After another small demonstration, Game Changer agreed to a settlement with the residents. Several residents received about $ 2,200 each on condition that they leave, while another received a large storage unit and yet another received a trailer to live in. With the land cleared of its occupants, the city signed a lease with Game Changer LLC to use the land. , and eventually contracted with BOSS to open the site, although this process took an additional eight months while the plot was vacant and closed.

Now open, some residents fear eviction and are skeptical of the site

The Oakland Post interviewed six residents who live near the recently opened secure parking lot. One of them, named Puffy, is moving into the site but is pessimistic about it.

“I don’t want to move in there,” he said. “But I hardly have a choice.”

While pointing to an area where homeless people live along Wood Street, he said: “They can’t have this in a photo op. When it’s open and running, everyone here will have to go.

The City of Oakland has not recently posted any eviction notices near the secure parking site. Janis Mara, spokesperson for CalTrans, said the agency currently has no permits for the Wood Street homeless community. But residents are still worried.

Another resident, who asked not to be named because he feared he would be kicked from the site, had been kicked out by the City of Oakland and CalTrans in the past, and is considering moving to the parking lot. secured. The resident hesitates to move to the site but tries to avoid eviction.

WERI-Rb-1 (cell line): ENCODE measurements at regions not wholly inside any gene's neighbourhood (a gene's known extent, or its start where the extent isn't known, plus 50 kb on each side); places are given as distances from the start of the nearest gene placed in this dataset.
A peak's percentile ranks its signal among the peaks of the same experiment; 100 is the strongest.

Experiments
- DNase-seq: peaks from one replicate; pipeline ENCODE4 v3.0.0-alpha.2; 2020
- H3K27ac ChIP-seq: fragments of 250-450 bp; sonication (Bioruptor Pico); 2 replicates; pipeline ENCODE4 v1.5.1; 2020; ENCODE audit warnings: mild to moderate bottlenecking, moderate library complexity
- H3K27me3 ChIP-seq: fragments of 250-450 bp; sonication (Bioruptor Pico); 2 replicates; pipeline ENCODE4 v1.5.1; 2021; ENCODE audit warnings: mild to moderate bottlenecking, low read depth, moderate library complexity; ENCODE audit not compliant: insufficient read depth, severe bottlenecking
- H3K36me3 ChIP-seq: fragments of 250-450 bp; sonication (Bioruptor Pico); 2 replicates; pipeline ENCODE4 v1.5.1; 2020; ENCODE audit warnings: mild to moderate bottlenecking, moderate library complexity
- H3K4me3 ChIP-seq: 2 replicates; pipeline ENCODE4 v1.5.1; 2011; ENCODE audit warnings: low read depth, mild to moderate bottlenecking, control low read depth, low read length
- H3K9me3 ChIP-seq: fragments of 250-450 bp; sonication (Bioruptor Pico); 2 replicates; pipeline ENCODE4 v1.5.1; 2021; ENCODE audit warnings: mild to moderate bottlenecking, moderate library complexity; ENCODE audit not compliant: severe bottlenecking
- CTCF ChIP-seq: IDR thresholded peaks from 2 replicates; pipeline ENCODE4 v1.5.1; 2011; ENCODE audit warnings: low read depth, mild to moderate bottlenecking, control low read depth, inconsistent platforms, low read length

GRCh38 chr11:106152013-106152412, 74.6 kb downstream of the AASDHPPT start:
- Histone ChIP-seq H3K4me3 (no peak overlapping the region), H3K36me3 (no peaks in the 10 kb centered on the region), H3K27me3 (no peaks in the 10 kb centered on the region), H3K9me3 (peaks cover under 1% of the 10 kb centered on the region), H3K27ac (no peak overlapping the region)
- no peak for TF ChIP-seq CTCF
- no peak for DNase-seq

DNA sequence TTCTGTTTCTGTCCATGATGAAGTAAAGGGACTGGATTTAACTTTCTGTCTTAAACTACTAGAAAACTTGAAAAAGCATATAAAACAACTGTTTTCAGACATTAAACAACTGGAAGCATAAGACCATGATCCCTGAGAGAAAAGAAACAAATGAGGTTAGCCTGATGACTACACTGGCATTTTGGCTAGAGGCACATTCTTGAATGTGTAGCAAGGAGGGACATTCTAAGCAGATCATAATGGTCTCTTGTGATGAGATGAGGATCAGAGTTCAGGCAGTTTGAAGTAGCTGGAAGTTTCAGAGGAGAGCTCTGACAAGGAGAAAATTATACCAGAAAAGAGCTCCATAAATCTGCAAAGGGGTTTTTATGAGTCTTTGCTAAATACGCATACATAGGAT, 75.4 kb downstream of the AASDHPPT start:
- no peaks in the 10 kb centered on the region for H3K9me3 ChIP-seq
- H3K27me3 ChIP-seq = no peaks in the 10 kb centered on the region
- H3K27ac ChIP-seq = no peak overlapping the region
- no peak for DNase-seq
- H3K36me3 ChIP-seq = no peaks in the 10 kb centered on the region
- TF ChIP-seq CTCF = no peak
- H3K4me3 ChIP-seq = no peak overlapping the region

“I don’t want to lose what I have established here as my home,” he said. “I got used to the area and the community that we have developed here. But the site is a place where you don’t have to worry. There is this constant threat of deportation hovering over my head.

Ramona Mason, who lives on land owned by CalTrans near the site, said she would not be moving to the site as she believes it would not allow her to bring her dogs. Another resident, who asked not to be named because he wants to have a good relationship with those who operate the site, said he was surprised no one had approached him about the site since he lives right outside its portal. . He stays in a house he has made home.

“I would absolutely consider moving there,” said Gill Vasquez, who lives in an RV near Wood Street. “But no one contacted me. What I would like to see is that they notify people, let us know if there is an opportunity for us to have a space.

Vasquez also noted that part of the land next to the Safe RV Parking site has been left vacant and fenced. He wondered why the secure parking site did not include this portion of land. County records show this area is part of the same parcel that the city leases from Game Changer LLC. It represents about a third of the total plot. When asked if the city has plans for this part of the plot, Oakland PIO Autumn King said, “There are no finalized plans for the other side of the site at this time.”

Puffy claimed that when he agreed to move to the site, BOSS representatives told him he couldn’t cook and that only one person was allowed to live in each RV or trailer, although they allow one visitor per day.

“They expect you to eat their food and you can’t live with your girlfriend or boyfriend,” he said.

BOSS did not respond to questions sent by email, including a request to share the list of rules they ask site residents to follow. Puffy said he had not received a copy of the rules.

One resident, who asked not to be named for fear of retaliation from the city or CalTrans, said the site will not offer them anything they already have. They noted that many residents had already figured out how to access electricity and water from nearby sources.

“What can they offer me besides more rules?” ” they said.